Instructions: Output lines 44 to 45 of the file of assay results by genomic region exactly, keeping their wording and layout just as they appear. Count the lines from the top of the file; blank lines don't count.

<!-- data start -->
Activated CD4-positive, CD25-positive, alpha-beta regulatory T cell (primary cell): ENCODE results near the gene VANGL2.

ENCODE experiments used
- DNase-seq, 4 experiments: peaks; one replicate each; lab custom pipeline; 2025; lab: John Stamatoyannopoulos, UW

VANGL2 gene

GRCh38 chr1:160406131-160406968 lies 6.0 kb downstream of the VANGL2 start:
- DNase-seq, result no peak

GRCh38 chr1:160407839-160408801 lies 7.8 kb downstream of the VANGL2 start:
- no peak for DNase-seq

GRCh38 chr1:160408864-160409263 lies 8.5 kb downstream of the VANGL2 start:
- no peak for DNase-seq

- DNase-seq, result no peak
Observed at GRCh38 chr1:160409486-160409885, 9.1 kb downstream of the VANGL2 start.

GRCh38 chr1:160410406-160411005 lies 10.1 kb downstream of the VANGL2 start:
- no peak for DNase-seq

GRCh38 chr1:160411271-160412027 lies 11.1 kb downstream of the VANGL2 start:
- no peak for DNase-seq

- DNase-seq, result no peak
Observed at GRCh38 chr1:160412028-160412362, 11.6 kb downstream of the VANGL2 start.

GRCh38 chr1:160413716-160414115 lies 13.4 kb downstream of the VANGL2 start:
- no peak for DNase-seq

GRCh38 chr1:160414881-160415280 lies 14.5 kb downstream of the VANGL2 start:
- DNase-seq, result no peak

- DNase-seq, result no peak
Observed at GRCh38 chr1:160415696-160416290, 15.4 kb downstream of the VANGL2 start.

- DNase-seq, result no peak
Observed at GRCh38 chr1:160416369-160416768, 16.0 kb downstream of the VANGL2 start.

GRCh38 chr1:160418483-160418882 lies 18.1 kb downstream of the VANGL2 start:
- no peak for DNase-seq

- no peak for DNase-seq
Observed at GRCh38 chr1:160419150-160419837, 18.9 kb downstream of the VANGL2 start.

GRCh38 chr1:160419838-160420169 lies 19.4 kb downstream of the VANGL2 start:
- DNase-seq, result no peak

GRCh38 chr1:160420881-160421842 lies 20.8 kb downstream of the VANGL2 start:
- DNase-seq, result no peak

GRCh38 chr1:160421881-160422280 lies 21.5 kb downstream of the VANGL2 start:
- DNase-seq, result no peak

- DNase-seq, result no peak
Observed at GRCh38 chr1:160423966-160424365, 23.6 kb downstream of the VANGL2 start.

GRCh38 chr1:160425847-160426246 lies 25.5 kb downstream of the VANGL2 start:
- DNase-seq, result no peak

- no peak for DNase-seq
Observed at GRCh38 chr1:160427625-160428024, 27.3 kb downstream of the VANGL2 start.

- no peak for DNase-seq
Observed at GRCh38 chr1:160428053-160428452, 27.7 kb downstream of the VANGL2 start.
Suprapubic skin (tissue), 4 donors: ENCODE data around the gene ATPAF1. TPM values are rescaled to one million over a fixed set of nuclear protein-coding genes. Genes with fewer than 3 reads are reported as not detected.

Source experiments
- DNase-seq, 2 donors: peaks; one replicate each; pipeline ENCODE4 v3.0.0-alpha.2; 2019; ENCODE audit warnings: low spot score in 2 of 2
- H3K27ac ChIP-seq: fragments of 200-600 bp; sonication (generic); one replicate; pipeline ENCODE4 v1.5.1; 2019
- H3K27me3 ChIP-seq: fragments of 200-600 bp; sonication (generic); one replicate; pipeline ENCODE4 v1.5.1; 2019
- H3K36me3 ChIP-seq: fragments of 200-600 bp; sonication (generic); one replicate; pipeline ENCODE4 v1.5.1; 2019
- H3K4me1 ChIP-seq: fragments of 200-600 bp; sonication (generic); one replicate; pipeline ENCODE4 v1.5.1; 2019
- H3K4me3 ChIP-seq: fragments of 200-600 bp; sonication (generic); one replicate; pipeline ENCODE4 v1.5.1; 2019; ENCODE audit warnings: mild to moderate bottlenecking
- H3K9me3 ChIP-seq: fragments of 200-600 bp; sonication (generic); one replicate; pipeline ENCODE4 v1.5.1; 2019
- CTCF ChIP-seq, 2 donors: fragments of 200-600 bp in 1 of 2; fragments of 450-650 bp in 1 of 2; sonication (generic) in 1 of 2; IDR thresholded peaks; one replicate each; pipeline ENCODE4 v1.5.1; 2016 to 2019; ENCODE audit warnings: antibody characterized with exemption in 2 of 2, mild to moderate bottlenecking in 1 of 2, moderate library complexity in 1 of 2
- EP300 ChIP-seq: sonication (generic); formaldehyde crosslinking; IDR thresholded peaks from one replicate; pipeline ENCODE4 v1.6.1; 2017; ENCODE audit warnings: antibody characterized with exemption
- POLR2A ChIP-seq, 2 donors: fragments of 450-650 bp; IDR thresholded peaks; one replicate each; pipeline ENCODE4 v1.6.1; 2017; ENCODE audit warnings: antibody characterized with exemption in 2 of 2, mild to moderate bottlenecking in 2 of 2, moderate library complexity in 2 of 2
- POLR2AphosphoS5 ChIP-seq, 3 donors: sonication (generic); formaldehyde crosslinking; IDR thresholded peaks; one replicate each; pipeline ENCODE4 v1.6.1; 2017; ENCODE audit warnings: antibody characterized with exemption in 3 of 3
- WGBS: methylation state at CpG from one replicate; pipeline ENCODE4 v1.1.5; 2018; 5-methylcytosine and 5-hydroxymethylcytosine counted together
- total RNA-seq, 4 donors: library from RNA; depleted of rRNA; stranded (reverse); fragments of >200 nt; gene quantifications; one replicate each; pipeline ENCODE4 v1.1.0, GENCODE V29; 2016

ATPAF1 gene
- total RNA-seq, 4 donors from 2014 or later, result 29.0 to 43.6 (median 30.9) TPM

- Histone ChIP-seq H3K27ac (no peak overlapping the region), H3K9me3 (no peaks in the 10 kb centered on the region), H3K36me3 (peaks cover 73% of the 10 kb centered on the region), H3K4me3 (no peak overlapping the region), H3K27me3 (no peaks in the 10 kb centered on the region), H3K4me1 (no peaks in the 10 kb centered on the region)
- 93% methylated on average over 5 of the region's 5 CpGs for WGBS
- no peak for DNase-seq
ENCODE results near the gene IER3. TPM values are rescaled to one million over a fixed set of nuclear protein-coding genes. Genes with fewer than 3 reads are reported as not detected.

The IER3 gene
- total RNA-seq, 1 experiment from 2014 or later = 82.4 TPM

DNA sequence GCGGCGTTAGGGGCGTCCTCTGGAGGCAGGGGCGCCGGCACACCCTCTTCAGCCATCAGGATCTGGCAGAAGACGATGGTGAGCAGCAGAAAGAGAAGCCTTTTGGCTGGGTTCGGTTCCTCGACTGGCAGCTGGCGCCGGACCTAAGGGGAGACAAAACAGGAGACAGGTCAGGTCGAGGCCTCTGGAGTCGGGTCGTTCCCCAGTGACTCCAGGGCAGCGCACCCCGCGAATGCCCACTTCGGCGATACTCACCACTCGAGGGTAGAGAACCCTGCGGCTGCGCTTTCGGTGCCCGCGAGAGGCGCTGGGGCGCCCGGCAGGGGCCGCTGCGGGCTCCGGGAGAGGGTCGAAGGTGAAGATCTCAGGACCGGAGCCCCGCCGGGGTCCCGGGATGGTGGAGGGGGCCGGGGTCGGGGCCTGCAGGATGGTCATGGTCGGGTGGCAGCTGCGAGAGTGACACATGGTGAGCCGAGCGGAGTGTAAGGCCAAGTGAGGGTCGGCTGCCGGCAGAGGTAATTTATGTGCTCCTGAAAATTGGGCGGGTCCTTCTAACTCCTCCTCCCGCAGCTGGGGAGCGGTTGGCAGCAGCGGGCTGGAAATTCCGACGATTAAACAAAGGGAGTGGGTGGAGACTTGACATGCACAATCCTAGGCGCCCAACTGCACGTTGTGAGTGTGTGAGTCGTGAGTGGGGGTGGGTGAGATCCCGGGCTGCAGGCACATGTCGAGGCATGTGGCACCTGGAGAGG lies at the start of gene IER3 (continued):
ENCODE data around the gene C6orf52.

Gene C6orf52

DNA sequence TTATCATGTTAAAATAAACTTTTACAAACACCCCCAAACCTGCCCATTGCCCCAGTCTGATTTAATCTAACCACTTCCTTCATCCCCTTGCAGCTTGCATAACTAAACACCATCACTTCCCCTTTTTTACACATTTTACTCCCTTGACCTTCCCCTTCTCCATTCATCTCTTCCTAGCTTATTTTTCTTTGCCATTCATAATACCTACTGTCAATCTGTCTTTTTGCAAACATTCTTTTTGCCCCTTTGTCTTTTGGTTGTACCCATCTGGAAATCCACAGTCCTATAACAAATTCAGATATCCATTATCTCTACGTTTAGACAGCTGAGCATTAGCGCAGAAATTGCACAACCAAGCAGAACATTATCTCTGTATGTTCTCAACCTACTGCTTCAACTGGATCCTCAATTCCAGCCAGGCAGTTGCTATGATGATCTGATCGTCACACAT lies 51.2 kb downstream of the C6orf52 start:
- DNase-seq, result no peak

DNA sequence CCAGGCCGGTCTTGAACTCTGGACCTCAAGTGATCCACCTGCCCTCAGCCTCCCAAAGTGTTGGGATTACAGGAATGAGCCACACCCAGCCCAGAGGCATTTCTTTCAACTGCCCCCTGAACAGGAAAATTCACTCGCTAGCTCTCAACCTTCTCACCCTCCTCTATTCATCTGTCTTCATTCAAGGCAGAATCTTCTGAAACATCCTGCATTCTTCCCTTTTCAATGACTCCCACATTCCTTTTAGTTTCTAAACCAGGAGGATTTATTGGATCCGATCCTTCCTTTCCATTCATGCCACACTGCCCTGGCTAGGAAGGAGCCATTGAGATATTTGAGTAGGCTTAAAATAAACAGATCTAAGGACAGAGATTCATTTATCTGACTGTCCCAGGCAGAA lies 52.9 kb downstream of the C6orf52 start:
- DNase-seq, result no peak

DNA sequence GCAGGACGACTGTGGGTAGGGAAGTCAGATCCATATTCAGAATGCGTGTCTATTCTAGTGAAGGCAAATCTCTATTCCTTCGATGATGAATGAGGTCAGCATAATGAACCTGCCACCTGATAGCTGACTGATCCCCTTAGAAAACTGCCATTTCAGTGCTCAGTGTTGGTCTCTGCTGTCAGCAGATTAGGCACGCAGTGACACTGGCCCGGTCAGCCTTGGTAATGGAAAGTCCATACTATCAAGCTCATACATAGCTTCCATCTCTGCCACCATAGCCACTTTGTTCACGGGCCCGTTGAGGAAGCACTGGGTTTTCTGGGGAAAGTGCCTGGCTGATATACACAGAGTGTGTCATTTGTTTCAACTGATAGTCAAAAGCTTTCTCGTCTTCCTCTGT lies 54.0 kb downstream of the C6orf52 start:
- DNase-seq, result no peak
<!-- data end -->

Observed at GRCh38 chr1:160428053-160428452, 27.7 kb downstream of the VANGL2 start.
Suprapubic skin (tissue), 4 donors: ENCODE data around the gene ATPAF1. TPM values are rescaled to one million over a fixed set of nuclear protein-coding genes. Genes with fewer than 3 reads are reported as not detected.